[Anthology by Patric Dickinson and his wife Sheila Shannon, inscribed by him to his mistress Sarah Hamilton.] 'Poets' Choice / An anthology of English Poetry from Spenser to the present day / Compiled by Patric Dickinson and Sheila Shannon'.

Patric Dickinson [Patric Thomas Dickinson] (1914-1994), poet, translator, BBC radio broadcaster; Sheila Shannon [Sheila Dunbar Shannon] (1913-2002), poet
Publication details: 
Evans Brothers Limited London. 1967.
SKU: 25751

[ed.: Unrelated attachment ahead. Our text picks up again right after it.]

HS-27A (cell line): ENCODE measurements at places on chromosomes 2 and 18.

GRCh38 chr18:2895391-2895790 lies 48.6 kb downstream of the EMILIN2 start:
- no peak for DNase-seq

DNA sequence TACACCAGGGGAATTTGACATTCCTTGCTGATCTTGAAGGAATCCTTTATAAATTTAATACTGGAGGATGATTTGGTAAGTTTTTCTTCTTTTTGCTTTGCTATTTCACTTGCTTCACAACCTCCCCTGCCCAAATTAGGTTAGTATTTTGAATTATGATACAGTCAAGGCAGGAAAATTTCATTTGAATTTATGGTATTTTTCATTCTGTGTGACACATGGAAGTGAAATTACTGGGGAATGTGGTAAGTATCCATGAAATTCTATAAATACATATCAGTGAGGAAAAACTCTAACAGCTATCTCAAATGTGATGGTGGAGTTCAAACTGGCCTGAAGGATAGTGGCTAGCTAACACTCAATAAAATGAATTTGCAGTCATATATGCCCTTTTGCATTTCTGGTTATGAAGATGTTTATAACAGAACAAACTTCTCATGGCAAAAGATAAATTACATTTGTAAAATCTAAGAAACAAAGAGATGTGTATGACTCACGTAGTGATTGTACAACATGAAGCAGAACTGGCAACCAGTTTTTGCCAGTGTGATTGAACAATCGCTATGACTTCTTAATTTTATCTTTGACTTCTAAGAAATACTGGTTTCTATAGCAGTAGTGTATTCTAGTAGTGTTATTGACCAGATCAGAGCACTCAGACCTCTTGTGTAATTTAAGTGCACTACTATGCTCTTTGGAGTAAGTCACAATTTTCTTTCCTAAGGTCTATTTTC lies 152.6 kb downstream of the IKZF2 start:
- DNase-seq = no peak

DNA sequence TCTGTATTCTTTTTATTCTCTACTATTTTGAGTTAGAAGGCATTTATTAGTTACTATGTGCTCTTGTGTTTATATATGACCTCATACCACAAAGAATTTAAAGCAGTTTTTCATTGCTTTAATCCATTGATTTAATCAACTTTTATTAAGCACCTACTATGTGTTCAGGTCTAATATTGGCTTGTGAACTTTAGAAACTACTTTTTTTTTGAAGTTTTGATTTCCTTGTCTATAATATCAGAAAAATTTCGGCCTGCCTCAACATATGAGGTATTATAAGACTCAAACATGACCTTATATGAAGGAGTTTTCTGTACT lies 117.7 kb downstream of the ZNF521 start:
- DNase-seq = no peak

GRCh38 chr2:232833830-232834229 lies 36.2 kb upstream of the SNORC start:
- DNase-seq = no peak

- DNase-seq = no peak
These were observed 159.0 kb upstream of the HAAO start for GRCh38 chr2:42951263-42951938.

Patric Dickinson has not received his due. A self-styled ‘poet and impresario of poetry’, Dickinson occupied a central position in the cultural landscape of post-war Britain. As an editor and broadcaster he worked with poets such as Dylan Thomas, Cecil Day Lewis and Roy Campbell, actresses Flora Robson, Peggy Ashcroft and Jill Balcon, and actors Robert Donat, Ralph Richardson, John Gielgud. See John Mole’s obituary in the Independent, 31 January 1994. From the papers of Dickinson’s mistress Sarah Emmeline Hamilton. (His extraordinary correspondence with her, including 171 original and mostly-unpublished poems, 474 autograph letters and 349 post cards, is offered separately). The present item is [8] + 466 pp., 8vo. In olive cloth binding in yellow dustwrapper printed in brown. In good condition, in aged and worn dustwrapper. Stylized inscription in Patric Dickinson's autograph in ink on front free endpaper: '[dotted tilde] / Sarah / with much love / from / Patric / & / Sheila / 25 / XII / 67 / [rebus of the couple's address: 38 in Roman numerals, a church, a square, and a stylized version of the word 'Rye'] / [dotted tilde]'. An interesting anthology. The blurb emphasizes that 'The compilers are themselves poets and they have chosen the poems from both love and knowledge of the art of poetry. They believe them to be good poems, and nothing is included merely to illustrate a critic's theory, or a literary fashion. [...] There are also notes to the poems, and cross-references from one age to another, which re there not to identify the dead bones of poetry, but to bring alive the men and women who wrote it and the methods by which they chose to express themselves.' See Image.